[The Roman Elegies were written in
the same year as the Venetian
SPEAK, ye stones, I entreat! Oh speak,
ye palaces lofty!
Utter a word, oh ye streets! Wilt
thou not, Genius, awake?
All that thy sacred walls, eternal Rome, hold within them
Teemeth with life; but to me, all
is still silent and dead.
Oh, who will whisper unto me,--when shall I see at the casement
That one beauteous form, which, while
it scorcheth, revives?
Can I as yet not discern the road, on which I for ever
To her and from her shall go, heeding
not time as it flies?
Still do I mark the churches, palaces, ruins, and columns,
As a wise traveller should, would
he his journey improve.
Soon all this will be past; and then will there be but one temple,
Amor's temple alone, where the Initiate
Thou art indeed a world, oh Rome; and yet, were Love absent,
Then would the world be no world,
then would e'en Rome be no Rome.
Do not repent, mine own love, that thou so soon didst surrender
Trust me, I deem thee not bold! reverence
only I feel.
Manifold workings the darts of Amor possess; some but scratching,
Yet with insidious effect, poison
the bosom for years.
Others mightily feather'd, with fresh
and newly-born sharpness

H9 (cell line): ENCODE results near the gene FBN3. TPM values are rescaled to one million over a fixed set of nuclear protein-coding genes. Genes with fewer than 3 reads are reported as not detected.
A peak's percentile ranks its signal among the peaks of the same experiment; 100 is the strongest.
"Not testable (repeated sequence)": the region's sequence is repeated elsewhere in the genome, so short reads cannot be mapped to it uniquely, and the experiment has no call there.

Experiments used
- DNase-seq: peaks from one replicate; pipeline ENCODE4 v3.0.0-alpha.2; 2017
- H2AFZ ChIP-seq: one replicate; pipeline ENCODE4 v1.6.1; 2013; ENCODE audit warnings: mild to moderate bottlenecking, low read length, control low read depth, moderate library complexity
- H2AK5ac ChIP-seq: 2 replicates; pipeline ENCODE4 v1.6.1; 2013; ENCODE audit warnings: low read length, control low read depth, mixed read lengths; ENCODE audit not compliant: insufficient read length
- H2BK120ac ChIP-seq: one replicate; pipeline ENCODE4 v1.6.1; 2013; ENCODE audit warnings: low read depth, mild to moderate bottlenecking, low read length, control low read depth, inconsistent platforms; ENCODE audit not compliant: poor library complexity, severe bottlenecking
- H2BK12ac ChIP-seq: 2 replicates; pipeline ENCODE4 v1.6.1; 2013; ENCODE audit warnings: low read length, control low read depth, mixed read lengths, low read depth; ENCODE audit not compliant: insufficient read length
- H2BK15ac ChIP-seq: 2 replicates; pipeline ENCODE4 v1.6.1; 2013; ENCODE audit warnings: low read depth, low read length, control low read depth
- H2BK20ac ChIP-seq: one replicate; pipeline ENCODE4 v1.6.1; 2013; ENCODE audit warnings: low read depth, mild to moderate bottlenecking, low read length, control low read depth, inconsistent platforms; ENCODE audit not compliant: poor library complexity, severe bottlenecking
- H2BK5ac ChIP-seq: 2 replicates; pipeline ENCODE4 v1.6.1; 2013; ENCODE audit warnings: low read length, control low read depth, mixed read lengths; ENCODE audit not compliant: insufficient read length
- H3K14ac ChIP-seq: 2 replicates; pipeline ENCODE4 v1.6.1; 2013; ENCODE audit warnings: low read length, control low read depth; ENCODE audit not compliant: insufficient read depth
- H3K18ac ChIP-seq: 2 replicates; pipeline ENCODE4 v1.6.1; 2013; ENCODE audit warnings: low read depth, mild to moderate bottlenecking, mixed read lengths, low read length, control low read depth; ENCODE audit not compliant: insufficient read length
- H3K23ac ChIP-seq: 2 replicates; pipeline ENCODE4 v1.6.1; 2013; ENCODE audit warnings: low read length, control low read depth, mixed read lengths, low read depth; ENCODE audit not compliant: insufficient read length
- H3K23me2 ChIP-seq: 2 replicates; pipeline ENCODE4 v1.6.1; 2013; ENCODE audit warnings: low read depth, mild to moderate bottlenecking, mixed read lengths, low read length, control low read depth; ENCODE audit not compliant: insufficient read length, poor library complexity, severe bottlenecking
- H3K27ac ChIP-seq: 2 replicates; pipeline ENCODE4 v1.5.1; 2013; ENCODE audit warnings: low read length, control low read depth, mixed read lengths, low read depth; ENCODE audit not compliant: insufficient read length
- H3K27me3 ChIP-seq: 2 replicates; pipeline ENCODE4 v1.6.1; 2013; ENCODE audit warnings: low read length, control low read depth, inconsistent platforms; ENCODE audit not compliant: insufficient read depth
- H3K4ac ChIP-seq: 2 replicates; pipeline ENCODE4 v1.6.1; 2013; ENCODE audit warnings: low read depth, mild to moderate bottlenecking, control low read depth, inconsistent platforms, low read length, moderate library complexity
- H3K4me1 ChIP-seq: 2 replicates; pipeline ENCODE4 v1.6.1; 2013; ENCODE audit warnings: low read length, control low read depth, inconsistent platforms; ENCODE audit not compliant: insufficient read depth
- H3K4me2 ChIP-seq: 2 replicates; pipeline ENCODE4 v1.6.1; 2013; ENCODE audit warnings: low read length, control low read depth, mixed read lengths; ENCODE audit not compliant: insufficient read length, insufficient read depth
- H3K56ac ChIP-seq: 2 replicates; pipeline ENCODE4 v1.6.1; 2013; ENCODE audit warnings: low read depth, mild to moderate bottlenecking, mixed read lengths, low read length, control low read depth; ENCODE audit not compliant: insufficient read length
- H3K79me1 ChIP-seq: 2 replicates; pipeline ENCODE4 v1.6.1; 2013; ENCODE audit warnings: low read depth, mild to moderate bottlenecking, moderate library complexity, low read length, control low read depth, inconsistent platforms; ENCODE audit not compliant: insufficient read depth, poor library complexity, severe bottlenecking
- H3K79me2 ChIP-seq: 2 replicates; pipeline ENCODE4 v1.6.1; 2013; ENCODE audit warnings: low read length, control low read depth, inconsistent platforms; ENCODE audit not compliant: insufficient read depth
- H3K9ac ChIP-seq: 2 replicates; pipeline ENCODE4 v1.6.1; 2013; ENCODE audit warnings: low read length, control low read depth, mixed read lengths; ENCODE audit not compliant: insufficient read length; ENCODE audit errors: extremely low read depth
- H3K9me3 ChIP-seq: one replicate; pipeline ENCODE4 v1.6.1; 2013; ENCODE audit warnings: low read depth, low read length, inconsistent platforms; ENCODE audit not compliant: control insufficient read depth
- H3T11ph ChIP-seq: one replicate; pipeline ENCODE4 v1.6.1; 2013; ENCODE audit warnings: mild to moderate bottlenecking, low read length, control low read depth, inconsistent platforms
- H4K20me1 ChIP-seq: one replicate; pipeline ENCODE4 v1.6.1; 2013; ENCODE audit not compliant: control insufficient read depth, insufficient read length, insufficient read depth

Pierce to the innermost bone, kindle
the blood into flame.
In the heroical times, when loved each god and each goddess,
Longing attended on sight; then with
fruition was bless'd.
Think'st thou the goddess had long been thinking of love and its pleasures
When she, in Ida's retreats, own'd
to Anchises her flame?
Had but Luna delayd to kiss the beautiful sleeper,
Oh, by Aurora, ere long, he had in
envy been rous'd!
Hero Leander espied at the noisy feast, and the lover
Hotly and nimbly, ere long, plunged
in the night-cover'd flood.
Rhea Silvia, virgin princess, roam'd near the Tiber,
Seeking there water to draw, when
by the god she was seiz'd.
Thus were the sons of Mars begotten! The twins did a she-wolf
Suckle and nurture,--and Rome call'd
herself queen of the world,
ALEXANDER, and Caesar, and Henry, and Fred'rick, the mighty,
On me would gladly bestow half of
the glory they earn'd,
Could I but grant unto each one night on the couch where I'm lying;
But they, by Orcus's night, sternly,
alas! are held down.
Therefore rejoice, oh thou living one, blest in thy love-lighted homestead,
Ere the dark Lethe's sad wave wetteth
thy fugitive foot.
THESE few leaves, oh ye Graces, a bard presents, in your honour,
On your altar so pure, adding sweet
rosebuds as well,
And he does it with hope. The artist is glad in his workshop,
When a Pantheon it seems round him
for ever to bring.
Jupiter knits his godlike brow,--her's, Juno up-lifteth;
Phoebus strides on before, shaking
his curly-lock'd head
Calmly and drily Minerva looks down, and Hermes the light one,
Turneth his glances aside, roguish
and tender at once.
But tow'rds Bacchus, the yielding, the dreaming, raiseth Cythere
Looks both longing and sweet, e'en
in the marble yet moist.
Of his embraces she thinks with delight, and seems to be asking
"Should not our glorious son
take up his place by our side?"
AMOR is ever a rogue, and all who believe him are cheated!